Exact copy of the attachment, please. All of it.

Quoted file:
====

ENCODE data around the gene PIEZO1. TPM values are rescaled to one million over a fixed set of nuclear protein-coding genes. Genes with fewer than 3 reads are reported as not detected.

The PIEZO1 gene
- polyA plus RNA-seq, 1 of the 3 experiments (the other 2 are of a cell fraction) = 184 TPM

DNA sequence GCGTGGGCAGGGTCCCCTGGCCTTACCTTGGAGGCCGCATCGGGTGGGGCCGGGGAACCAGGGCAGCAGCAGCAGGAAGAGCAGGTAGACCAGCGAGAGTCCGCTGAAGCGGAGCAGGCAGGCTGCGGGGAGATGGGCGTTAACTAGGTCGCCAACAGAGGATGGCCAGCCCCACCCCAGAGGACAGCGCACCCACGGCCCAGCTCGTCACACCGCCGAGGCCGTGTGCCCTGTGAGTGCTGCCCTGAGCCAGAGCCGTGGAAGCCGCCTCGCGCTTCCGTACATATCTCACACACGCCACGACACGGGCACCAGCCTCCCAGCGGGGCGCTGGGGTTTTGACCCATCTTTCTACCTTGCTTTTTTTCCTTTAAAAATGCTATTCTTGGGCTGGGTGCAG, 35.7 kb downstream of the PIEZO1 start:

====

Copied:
ENCODE data around the gene PIEZO1. TPM values are rescaled to one million over a fixed set of nuclear protein-coding genes. Genes with fewer than 3 reads are reported as not detected.

The PIEZO1 gene
- polyA plus RNA-seq, 1 of the 3 experiments (the other 2 are of a cell fraction) = 184 TPM

DNA sequence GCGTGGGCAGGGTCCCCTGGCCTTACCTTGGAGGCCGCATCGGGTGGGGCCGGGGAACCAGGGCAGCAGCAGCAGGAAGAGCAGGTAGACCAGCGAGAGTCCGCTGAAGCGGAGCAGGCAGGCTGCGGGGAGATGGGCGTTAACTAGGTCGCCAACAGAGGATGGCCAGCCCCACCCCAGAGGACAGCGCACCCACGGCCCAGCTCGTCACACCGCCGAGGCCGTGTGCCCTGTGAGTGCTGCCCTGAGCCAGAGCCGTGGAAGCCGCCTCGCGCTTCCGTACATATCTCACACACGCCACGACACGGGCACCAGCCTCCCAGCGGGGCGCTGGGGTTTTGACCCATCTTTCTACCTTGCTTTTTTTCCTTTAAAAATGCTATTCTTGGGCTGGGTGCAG, 35.7 kb downstream of the PIEZO1 start: